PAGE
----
Use this URL to cite or link to this record in EThOS: http://ethos.bl.uk/OrderDetails.do?uin=uk.bl.ethos.600380
Title: Dietary glycaemic carbohydrate, physical activity and cardiometabolic health in postpubertal adolescents
Author: Davies, Ben Rhys
Awarding Body: University of Bedfordshire
Current Institution: University of Bedfordshire
Date of Award: 2013
Availability of Full Text:
Access from EThOS:
Access from Institution:
Abstract:
The principle aims of this work were two fold; firstly to identify the current dietary intakes (specifically dietary glycaemic carbohydrate (CHO)) and physical activity (PA) and cardiorespiratory fitness (CRF) levels of a UK, postpubertal, adolescent population (n = 105) and assess the relationship between these factors, adiposity and cardiometabolic health. Diet and health relationships were assessed whilst accounting for energy misreporting and controlling for levels of PA and CRF. The effect of excluding dietary misreporters on the associations between glycaemic CHO and health was assessed whilst comparing an established technique (the Goldberg equation) to a novel approach (the ratio of energy intake (EI) to energy expenditure (EE)), which utilised RT3 accelerometry data (EI:EE(RT3)). Associations of PA and metabolic risk factors were also assessed whilst comparing two child specific PA thresholds for the assessment of PA subcomponents. Secondly, the impact of a flexible, ad libitum, low GI dietary intervention on cardiometabolic health was examined in an „at risk‟, overweight, postpubertal, adolescent population. Glycaemic index (GI) but not glycaemic load (GL) was shown to be associated significantly with anthropometric measures (body mass index (BMI), waist circumference (WC)) and adiposity (body fat percentage (BF%)) in this general group of post-pubertal adolescents from Bedfordshire. When adjusting for dietary intake, CRF was also associated with adiposity but PA was not. The prevalence of misreporting varied depending on the method used to assess the validity of dietary intakes; between 23% and 31% increasing to 62.1% (in overweight) of adolescents under reported energy intakes and up to 11.1% over reported. The novel application of a triaxial accelerometer to measure EE resulted in more under and over reporters being identified than when compared to the widely used Goldberg equation. Increased dietary GI was associated with increased odds of having a high WC; however, associations between GL and other risk factors were less clear; no associations with risk were observed. Excluding dietary misreporters from analysis had important implications for these associations. Only after removal of misreporters by EI:EE(RT3) was a borderline significant positive association between GL and blood glucose (BG) revealed using multiple analysis of covariance (MANCOVA), that was not present in prior analyses. Increased GI (moderate vs low GI intake) was significantly associated with reduced high density lipoprotein cholesterol (HDL) and increased triglyceride (TG) levels (borderline significant) after removal of misreporters. In addition, using different PA thresholds to assess PA intensity resulted in different relationships between PA subcomponents and metabolic risk factors. Regardless of the threshold used, evidence suggested that limiting sedentary (SED) behaviour and engaging in moderate to vigorous PA (MVPA) is beneficial for blood pressure (BP) in this adolescent population. Additionally, irrespective of the threshold utilised, higher levels of vigorous PA (VPA) were associated with reduced odds of having a high clustered risk score and the associations observed between CRF and risk factors were stronger than those observed with PA. Despite a lack of significant improvement in individual metabolic risk factors as a result of the low GI (LGI) dietary intervention, there was a significant reduction in clustered risk score for the LGI group at week 12. A borderline significant improvement in glycated haemoglobin (HbA1c) was also observed as a result of the LGI intervention compared to those in the control group. Conversely, there appeared to be an unfavourable effect of the LGI diet on fasting insulin levels and thus the diet‟s impact on health overall is unclear. The small sample size of this randomised controlled trial (RCT) means that caution is required when interpreting the results. These data suggest that future research in this age group should target improvements in CRF and a lower dietary GI to reduce adiposity. Controlling for dietary misreporting appears to have a significant impact on associations of glycaemic CHO and cardiometabolic health and should be an important consideration of future research. The low GI intervention may be an effective approach for reducing glycaemic CHO, whilst maintaining a healthy macronutrient intake, in comparison to more restricted dietary regimens published in the literature. However, the impact of this regime needs to be confirmed utilising a larger sample of adolescents. This may provide a useful approach for future research aiming to assess the impact of reduced GI and GL.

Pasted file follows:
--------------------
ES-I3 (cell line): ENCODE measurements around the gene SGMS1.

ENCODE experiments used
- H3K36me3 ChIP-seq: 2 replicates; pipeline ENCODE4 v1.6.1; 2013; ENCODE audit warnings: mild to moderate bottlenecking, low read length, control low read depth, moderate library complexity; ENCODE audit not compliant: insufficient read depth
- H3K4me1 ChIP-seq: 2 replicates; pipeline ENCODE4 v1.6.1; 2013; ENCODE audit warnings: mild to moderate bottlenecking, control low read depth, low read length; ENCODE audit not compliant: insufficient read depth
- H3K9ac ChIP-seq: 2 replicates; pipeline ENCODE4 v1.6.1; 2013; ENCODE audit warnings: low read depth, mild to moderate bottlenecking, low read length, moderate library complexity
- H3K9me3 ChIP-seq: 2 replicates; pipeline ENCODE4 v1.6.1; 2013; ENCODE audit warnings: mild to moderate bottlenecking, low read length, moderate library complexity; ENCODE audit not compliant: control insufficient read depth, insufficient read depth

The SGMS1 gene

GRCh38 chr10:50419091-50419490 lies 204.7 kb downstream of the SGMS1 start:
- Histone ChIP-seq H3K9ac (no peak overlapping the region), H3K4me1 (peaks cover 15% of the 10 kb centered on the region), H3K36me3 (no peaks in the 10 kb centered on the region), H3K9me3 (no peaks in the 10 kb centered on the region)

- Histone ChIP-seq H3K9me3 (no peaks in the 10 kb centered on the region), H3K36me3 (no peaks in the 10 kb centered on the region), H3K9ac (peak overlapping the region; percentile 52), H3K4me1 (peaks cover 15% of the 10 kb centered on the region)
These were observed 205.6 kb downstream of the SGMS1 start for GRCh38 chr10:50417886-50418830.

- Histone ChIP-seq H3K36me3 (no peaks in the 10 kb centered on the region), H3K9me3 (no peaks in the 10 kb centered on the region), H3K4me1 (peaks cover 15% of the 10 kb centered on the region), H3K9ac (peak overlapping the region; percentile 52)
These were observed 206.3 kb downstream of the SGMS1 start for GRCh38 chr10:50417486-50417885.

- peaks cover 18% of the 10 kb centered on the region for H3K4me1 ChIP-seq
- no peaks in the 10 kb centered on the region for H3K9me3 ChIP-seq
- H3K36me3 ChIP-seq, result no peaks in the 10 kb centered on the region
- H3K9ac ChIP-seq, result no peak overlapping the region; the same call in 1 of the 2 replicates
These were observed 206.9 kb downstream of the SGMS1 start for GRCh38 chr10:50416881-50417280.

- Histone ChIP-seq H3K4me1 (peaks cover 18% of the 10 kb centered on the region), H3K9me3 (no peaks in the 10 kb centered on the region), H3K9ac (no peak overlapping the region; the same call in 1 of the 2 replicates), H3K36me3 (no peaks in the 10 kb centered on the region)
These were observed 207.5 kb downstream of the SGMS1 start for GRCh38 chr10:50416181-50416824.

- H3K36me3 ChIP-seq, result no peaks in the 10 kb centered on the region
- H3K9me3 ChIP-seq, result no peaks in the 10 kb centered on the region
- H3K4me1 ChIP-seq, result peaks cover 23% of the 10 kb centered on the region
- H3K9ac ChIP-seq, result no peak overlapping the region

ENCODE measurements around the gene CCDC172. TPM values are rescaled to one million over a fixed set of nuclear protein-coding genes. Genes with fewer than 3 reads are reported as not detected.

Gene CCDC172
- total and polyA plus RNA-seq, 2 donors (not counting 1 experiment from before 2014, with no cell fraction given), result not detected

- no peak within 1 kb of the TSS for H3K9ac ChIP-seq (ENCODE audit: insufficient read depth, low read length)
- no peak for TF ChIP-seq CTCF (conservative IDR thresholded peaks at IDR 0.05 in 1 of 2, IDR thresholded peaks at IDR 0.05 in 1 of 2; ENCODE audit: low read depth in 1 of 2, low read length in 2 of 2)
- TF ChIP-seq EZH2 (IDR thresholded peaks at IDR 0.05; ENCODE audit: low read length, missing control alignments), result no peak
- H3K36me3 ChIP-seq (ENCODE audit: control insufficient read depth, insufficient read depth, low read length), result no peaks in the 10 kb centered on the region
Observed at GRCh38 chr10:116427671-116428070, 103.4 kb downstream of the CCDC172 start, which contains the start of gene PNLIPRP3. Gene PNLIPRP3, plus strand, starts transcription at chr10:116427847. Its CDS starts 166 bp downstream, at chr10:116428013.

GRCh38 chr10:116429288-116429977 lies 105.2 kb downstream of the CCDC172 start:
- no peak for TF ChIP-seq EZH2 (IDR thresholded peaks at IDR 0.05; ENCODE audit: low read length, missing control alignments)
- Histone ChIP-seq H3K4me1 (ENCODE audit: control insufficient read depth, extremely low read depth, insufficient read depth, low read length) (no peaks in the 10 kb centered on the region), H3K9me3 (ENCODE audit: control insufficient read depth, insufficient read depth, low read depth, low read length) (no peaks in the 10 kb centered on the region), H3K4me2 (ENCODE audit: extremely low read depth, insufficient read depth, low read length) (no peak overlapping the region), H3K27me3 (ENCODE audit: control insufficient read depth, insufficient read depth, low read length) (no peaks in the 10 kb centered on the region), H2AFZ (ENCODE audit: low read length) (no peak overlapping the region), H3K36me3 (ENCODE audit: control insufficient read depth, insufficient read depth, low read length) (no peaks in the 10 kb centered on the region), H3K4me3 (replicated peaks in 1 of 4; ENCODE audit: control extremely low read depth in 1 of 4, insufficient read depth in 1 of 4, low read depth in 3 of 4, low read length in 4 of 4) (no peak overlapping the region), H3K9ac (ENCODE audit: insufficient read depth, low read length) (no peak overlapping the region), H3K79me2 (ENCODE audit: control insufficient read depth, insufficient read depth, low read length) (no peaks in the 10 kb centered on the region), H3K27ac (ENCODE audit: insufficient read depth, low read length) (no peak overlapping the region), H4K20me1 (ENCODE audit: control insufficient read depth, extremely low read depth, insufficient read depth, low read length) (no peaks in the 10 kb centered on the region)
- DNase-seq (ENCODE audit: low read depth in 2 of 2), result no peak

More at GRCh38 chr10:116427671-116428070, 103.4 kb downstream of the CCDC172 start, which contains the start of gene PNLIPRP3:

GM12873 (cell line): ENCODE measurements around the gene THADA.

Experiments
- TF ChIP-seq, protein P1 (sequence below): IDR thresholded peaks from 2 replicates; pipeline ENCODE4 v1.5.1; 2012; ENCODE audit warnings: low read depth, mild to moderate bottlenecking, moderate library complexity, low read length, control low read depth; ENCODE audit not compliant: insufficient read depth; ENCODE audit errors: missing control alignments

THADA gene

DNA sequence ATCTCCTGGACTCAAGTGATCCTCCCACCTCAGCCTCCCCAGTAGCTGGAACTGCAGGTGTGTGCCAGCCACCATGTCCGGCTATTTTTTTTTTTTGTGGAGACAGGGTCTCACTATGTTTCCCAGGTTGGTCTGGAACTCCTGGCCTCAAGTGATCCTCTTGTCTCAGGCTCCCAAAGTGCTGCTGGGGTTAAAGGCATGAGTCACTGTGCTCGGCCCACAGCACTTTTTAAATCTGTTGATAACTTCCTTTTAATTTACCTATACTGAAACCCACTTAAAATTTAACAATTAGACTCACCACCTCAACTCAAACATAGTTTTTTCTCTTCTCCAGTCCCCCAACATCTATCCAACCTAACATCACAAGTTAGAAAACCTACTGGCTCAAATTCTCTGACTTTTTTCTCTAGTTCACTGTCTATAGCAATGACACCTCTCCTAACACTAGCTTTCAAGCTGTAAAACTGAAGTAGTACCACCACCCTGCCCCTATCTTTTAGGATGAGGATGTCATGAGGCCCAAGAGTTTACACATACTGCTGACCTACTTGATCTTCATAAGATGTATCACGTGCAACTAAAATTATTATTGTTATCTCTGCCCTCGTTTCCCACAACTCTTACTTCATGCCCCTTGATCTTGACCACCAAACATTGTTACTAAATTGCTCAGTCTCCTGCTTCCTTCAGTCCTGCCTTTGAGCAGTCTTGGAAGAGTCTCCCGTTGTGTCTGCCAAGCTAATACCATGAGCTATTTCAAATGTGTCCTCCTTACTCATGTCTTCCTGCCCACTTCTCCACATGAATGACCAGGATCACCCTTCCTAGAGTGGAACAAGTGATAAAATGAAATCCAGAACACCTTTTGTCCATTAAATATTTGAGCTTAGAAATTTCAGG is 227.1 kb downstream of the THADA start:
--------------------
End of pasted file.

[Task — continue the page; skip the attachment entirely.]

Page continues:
Supervisor: Not available Sponsor: Not available
Qualification Name: Thesis (Ph.D.) Qualification Level: Doctoral
EThOS ID: uk.bl.ethos.600380  DOI: Not available
Keywords: C600 Sports Science ; physical activity ; glycaemic index ; carbohydrate ; cardiometabolic health ; fitness ; cardiorespiratory fitness
Share: